The Runoffs’ Contender: Eric Prill

In 2015 at Daytona International Speedway, Eric Prill was spun out. That’s racing, you could say. Well, it was the SCCA Runoffs and he was leading in F Production. At Mid-Ohio in early June, he qualified on pole in the SCCA U.S. Majors race. A mistake and mechanical gremlins plagued the weekend. Because these two events prove he has the exceptional talent (and back luck cannot continue forever), don’t be surprised if he takes home a National Championship in September during the 2016 Runoffs presented by Garmin VIRB. With the high expectations we all have for Eric Prill, we caught up with him to dig a little deeper.

MM: Tell us about your racing career
EP: I grew up watching my dad race and had the opportunity to take his Lotus Super 7 through an SCCA driver’s school as a high school graduation present. I didn’t actually get my license until 1995 and raced his Lotus through 2009. It served me well and was a great way for my father, who battled MS until he passed away in 2010, a way to continue racing, even if only vicariously. The highlight for me in the Lotus was earning the Runoffs pole in 2008 and finishing on the podium in 2009.

I sold the Lotus in late 2010 with the proceeds going toward a Miata build. I’d talked with my friend Jesse Prather often about what we’d do differently on a new FP Miata build and incorporated it into mine. Not everything worked as hoped or expected, but it’s been a good developmental tool for Jesse Prather Motorsports (JPM) and the car has really been great for me. I really enjoy driving the Miata. I always say that in F Production, while it’s not the best at anything, it’s pretty good at everything. That makes it a solid performer at any track. This car was my street car, and had more than 180,000 street miles before it became a race car. It has won more than 70 percent of the Nationals and Majors it’s competed in; it’s been on the front row at the Runoffs three times and finished on the podium at the Runoffs four times in five tries.

MM: What are some learning lessons you can share for aspiring racers in the SCCA?
EP: You can learn something from everyone you come across. Sometimes this is what to do and sometimes this is what NOT to do! You never stop learning. In amateur racing, I believe preparation is critical. Being prepared with a consistent regimen will help minimize the silly mistakes and failures. Mistakes and failures will still happen, but they happen less to people that are prepared. Many of us are the driver, crew chief, engineer, truck driver, cook, etc., which means there is a lot to do at the track. Having a car that’s ready to go with a plan for the weekend keeps you from making mistakes along the way.

Also, there are great resources from the pros out (Behind the Zoom features and more) there that we have at our fingertips as amateur racers and weekend mechanics. Use them!

Who has been the biggest help for you to achieve your success?
I’ve been lucky enough to have friends that really know what they’re doing. My dad taught me a great deal on how to work on the Lotus, but neither of us was a professional mechanic and in that case you simply don’t know what you don’t know. Having race professionals and mechanics that are in my circle of friends has been a tremendous help in getting me from the middle of the pack and frequently broken down on the side of the road to the front with good reliability.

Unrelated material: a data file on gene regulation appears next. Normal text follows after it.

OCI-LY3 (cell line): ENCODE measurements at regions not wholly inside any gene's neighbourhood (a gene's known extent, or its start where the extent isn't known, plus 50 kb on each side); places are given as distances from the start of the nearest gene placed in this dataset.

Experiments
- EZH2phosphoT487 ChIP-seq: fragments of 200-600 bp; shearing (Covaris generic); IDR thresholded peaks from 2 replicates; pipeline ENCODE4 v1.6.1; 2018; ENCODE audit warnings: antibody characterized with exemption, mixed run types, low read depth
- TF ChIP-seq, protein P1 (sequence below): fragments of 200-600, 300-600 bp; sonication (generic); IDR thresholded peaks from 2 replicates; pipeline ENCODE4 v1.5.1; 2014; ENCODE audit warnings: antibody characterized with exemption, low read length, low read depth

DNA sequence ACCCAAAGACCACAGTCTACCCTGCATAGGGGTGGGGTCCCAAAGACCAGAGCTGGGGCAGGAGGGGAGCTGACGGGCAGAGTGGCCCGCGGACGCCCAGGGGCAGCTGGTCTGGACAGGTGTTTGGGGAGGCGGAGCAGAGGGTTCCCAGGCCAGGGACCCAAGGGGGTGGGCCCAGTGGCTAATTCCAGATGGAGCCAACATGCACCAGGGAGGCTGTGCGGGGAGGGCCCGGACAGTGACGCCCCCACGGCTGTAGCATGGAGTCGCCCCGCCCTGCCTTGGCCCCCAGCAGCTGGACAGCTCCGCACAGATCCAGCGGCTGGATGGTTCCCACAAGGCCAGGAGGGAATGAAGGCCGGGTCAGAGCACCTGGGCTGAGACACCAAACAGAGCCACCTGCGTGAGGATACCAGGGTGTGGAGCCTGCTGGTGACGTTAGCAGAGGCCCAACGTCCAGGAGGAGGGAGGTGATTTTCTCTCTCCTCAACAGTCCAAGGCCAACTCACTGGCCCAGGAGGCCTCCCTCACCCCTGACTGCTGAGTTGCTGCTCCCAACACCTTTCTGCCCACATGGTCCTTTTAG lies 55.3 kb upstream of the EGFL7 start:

Also, being immersed in racing for the last 20 years professionally has taught me a great deal. I’ve had the ability to watch professionals, both on the track and in the paddock, and have picked up a lot. There is a lot of evidence to show that immersion is the best way to learn anything, be it a language, craft, musical instrument, sport, etc. I don’t think that racing is any different.

MM: What are your goal(s) for 2016 and beyond?
EP: I try to win every time I go to a race. Sometimes, you’ll go to a race where maybe you don’t have anyone to run with. I still push because the competitive side of me always wants to improve; to make the car handle better; to drive better; to run faster lap times. I would certainly like to win the Runoffs, but it’s not as important to me as it was five years ago. That race has always been very tough for me because there are other responsibilities that require my full attention. That doesn’t let me focus on the racing like other people might. It’s certainly a goal, but not the only goal.

Outside of the Runoffs, I’m also trying to have a bit more fun with it and trying not to take it so seriously. That’s tough when you’re competitive by nature, but my son is to an age now that I’d like for him to experience racing in the same fun way that I did as a kid.

MM: What are you doing to accomplish your goals?
EP: Keeping the car well prepared. Tweaking small things to find a little more performance. Trying to be in decent shape physically by jogging and swimming.

MM: Your car carries a logo on it with a special message behind it. Talk about Maxton’s Fight.
EP: My 5 year old son Maxton has been battling leukemia since late 2013. For treatments, he dons a cape with the Lightning-bolt “M” on it and becomes “SuperMax” – a little superhero that fights cancer. His strength and courage fighting this has given us strength. My wife Robin and I started a volunteer-based charitable foundation to support families with children battling life-threatening diseases, as well as the organizations that offer comfort and support items to the children, like the cape Max received early in his treatment. Our foundation website is at

(MM: For our reader of this article – For those who know Eric, you know he is a true role model. We encourage you to get to know him and his story. We also encourage you to learn more about Maxton – a true inspiration of courage – by visiting

Related Feature: The Runoffs’ Contender: Justin Hille